Health and the NSP

January 21, 2022

On the 14th of January 2022, the prime minister of Pakistan launched the country’s first national security policy. This comprehensive document covers all aspects of human and national security...

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On the 14th of January 2022, the prime minister of Pakistan launched the country’s first national security policy. This comprehensive document covers all aspects of human and national security and has presented policy options, challenges and statements of intent on almost all matters of national interest.

A cursory look at the policy reveals the level of efforts put in to provide a reasonable shape to this document. The team and all stakeholders engaged in the process deserve appreciation for this gigantic work.

It is indeed a big leap forward that citizens have been placed at the epicentre of national policy development. The document has aligned both state and human security in a way that will have major dividends for the state and its citizens, if adequately implemented.

The document contains eight sections. In the first section, conceptual elements of Pakistan’s national security framework have been mentioned. In section II, six thematic sections with desired goals and objectives are mentioned. Section III mentions ‘national cohesion’, emphasising the preservation of ideology and culture, thus making public service responsive to the needs of citizens. Section IV focuses on economic security, specifically trade, energy, education and emerging technologies. Section V provides policy guidelines for ensuring defence, deterrence, territorial integrity, and space and cyber security.

Section VI focuses on ‘internal security’ and examines challenges of terrorism, violent sub-nationalisms, extremism and organised crime. Section VII is on foreign policy and assesses global realignments, Pakistan’s key bilateral and multilateral relationships, and overall approach towards diplomacy. Section VIII is about ‘human security’ and examines population and migration, health security, climate and water security, food security, and gender balance.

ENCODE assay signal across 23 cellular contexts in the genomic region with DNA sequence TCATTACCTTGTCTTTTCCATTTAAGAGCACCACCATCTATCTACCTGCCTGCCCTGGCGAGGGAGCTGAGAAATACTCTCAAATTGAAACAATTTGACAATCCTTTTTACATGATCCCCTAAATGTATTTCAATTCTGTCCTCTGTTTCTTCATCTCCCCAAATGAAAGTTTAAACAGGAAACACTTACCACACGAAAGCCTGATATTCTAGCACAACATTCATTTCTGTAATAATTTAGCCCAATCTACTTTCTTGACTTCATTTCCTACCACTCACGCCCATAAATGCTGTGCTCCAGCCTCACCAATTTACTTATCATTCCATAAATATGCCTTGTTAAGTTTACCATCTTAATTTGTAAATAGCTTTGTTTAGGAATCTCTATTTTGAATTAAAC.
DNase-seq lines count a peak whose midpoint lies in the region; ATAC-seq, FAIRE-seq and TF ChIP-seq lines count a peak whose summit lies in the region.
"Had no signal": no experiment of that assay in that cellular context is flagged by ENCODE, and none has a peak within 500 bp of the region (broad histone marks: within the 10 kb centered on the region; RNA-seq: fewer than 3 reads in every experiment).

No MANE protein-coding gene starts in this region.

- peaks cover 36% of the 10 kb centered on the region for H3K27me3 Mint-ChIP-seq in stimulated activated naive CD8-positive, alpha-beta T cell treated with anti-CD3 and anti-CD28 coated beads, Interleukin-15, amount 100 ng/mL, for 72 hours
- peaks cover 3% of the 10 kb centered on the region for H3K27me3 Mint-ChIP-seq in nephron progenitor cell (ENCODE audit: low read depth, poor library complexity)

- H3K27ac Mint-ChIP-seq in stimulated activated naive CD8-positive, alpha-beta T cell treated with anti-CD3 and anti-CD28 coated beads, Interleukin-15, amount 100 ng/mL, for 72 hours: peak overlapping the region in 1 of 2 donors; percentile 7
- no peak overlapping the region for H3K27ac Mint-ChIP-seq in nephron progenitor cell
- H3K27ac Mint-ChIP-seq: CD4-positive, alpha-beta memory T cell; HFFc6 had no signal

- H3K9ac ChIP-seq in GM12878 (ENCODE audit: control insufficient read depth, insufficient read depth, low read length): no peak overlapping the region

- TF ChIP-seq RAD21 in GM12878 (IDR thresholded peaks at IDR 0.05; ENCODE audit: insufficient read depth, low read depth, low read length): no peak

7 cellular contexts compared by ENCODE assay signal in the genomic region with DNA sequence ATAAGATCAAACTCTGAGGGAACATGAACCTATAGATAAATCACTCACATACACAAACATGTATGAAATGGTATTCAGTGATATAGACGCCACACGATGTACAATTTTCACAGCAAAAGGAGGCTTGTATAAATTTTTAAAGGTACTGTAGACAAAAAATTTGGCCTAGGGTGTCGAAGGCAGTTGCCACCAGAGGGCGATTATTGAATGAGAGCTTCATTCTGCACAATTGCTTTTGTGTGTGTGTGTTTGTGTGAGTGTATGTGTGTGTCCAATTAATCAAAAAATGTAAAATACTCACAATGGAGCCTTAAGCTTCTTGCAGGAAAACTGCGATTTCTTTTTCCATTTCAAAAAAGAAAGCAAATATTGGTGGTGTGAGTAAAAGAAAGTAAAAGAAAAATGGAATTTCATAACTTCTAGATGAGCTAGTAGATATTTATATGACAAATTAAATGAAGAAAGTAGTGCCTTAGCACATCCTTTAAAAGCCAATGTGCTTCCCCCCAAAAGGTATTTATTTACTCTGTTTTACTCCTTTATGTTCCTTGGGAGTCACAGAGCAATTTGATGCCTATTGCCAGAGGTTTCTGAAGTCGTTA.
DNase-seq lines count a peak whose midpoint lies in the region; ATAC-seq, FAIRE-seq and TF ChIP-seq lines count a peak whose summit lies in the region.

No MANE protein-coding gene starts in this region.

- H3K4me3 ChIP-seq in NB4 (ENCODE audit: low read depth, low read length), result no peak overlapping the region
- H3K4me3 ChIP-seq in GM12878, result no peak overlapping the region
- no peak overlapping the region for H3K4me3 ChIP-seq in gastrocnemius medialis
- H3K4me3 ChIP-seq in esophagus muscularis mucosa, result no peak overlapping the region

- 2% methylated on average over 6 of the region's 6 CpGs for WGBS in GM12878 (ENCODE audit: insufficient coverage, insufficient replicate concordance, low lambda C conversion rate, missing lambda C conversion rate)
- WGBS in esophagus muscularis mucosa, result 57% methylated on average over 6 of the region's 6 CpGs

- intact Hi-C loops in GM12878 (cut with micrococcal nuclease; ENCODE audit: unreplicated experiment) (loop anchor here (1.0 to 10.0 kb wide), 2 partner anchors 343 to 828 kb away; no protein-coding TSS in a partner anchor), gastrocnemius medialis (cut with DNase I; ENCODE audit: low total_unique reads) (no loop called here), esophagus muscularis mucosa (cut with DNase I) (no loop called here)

Of significant importance is the shift that it has brought in policymaking, by moving from geostrategic to geo-economics, state-centric to human-centric, reactiveness to proactiveness, from one entity to the whole-of-government approach, and from silos to inclusiveness.

For now, let’s zoom in on the much-ignored health security domain that the document has briefly referred to. The health of the population is the result of the state’s health, economic, political, environmental, security, food and communal policies.

Health becomes a national security issue when diseases cross borders and engulf a wider spectrum of society, rendering the system helpless. Therein, it requires the ‘whole of a national approach’. This was exactly Pakistan’s response when Covid-19 struck; the formation of the National Coordination Committee and the NCOC were steps taken in the right direction.

This civil-military coherence led to astonishing results especially when our health systems and strategic capacity in comparison to other developed countries were pretty meagre.

The 21st century can be rightly called the century of the virus. From polio to HIV/AIDS to Ebola, Zika, SARS, MARS and now Covid-19, viruses have eroded the whole spectrum of humanity at large; not only health but the economy and national security of nation-states as well.